Just a few more comments on my column on Saturday challenging boomers.
The truth is that we know desperation is a powerful motivator – in our personal lives, in our businesses and in our communities. If the roof is about to collapse people start to put aside petty rivalries or concerns fairly quickly.
One of the biggest challenges in New Brunswick is that there is not a sense of desperation – far from it – most NBers feel the opposite. Things are going good. There’s a new Costco in Fredericton. What’s the problem?
The problem is our economy is built on a house of cards. We are spending over $900 million now on EI each year. For every one dollar worth of employment income, New Brunswickers receive 25 cents in government transfer income (personal income transfers – this doesn’t include transfers from government to government). This is 42 percent higher than the national average. Think about it. We are a society that is building a massive public health care infrastructure and simultaneously shifting away from employment income to government transfer income. Combine this with our demographic tsunami (1971 3 young people for every old person, now less than 1:1) and we have a problem, Houston (or should I say Harvey?). Because we are not a country and receive transfer payments from the national government it is hard to predict the consequences of this. If we were a country, there would be alarm bells going off everywhere.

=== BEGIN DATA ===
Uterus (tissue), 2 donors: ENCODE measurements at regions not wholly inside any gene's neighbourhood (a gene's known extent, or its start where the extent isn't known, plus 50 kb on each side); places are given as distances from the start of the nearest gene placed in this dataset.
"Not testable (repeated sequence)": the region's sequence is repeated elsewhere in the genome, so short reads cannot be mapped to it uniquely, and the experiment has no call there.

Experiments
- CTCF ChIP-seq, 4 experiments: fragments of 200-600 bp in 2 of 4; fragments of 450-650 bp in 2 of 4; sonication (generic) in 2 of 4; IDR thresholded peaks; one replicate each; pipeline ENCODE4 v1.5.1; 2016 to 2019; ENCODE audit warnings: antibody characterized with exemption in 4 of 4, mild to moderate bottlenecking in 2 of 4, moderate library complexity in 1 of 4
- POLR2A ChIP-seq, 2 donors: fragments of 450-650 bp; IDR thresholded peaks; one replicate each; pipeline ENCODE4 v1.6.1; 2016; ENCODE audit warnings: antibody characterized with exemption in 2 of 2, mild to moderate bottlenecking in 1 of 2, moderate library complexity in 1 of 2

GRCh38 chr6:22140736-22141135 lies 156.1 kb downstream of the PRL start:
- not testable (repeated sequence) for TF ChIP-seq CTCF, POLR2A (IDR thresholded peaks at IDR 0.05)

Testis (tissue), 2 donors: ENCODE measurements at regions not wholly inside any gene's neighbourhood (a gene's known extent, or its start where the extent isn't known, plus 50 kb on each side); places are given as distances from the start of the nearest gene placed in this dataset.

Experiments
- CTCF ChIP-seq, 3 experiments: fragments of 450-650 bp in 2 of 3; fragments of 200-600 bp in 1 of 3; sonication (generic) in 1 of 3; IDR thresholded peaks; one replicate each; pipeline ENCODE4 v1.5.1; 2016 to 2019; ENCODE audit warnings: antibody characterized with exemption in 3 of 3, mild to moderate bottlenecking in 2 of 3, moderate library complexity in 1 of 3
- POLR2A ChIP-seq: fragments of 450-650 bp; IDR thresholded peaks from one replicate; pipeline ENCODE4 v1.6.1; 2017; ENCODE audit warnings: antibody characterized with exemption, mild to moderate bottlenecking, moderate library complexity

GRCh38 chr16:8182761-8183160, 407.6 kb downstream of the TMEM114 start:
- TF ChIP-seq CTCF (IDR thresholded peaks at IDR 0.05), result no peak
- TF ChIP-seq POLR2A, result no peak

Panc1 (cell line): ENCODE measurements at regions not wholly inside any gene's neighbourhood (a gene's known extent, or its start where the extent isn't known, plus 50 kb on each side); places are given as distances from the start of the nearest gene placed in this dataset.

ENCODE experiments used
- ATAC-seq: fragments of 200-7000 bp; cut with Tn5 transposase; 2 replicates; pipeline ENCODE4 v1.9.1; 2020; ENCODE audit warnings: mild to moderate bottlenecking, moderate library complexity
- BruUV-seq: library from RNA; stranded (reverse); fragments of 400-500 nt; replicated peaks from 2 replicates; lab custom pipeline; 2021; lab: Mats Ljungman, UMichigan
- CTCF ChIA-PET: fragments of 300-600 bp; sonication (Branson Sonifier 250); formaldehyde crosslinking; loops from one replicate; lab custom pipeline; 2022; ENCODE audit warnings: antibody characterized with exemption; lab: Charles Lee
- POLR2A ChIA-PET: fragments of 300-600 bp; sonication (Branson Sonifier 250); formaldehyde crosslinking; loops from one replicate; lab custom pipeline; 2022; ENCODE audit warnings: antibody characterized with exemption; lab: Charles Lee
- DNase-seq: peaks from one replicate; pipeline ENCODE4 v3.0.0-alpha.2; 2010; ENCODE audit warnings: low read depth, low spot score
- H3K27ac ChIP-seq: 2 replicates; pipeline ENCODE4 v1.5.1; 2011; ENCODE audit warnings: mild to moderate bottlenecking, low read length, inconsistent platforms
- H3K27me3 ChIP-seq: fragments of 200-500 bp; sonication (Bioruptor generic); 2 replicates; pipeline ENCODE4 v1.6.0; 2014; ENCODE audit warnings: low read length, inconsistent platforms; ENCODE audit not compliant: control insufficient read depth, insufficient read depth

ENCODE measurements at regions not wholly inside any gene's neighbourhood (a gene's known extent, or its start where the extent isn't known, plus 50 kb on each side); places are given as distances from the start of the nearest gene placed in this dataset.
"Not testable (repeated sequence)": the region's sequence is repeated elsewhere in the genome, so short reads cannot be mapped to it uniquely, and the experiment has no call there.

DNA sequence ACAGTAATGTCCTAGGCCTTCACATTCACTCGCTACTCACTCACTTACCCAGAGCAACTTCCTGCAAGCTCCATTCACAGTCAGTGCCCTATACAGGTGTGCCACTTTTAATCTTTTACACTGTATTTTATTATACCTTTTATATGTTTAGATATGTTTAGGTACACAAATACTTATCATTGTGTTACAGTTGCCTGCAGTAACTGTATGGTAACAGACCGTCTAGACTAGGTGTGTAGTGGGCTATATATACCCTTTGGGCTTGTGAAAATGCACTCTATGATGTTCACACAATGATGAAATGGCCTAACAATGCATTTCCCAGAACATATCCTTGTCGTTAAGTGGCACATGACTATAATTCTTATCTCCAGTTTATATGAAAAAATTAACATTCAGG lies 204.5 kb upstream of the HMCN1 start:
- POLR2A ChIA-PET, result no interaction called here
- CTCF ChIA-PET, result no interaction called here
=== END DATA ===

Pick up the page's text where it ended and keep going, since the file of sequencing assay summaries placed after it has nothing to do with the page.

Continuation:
It is a fragile situation right now and some government leaders and business leaders are starting to understand it. The public, it seems to me, does not.
The column was pointed at boomers because they are still in most of the leadership positions in government, industry and education. They do hold the levers of power. Personally, most of these boomers are financially stable – with good pensions and accumulated capital (I am talking about the leaders here) so the motivation for them to lean into fixing our structural challenges is not necessarily related to their personal situation. They could easily coast into retirement, spend 3-4 months a year in Florida, live on Grand Lake and enjoy life.
I’m suggesting they look at legacy. The boomer generation has at least 20 years left (collectively) at the top of the heap in terms of influence. We could come back to this blog in 20 years and be talking about a remarkable transformation – about the strong rise in population and the influx of young people and immigrants. About the attraction of billions worth of investment from around the world. About the sustainable growth of our natural resource industries. About the many IT companies such as Radian6 that were incubated here and now are part of global IT firms.
Or we could come back to this blog in 20 years debating what the 2031 Royal Commission on the Future of the Maritime Provinces will conclude. Where will the capital city of this new entity be located? What do they mean by talking about a substantial rationalization of public services? What do they mean when they talk about a dramatic realignment of public infrastructure?
Whatever future is out there – the boomers will play an outsized role in our fate.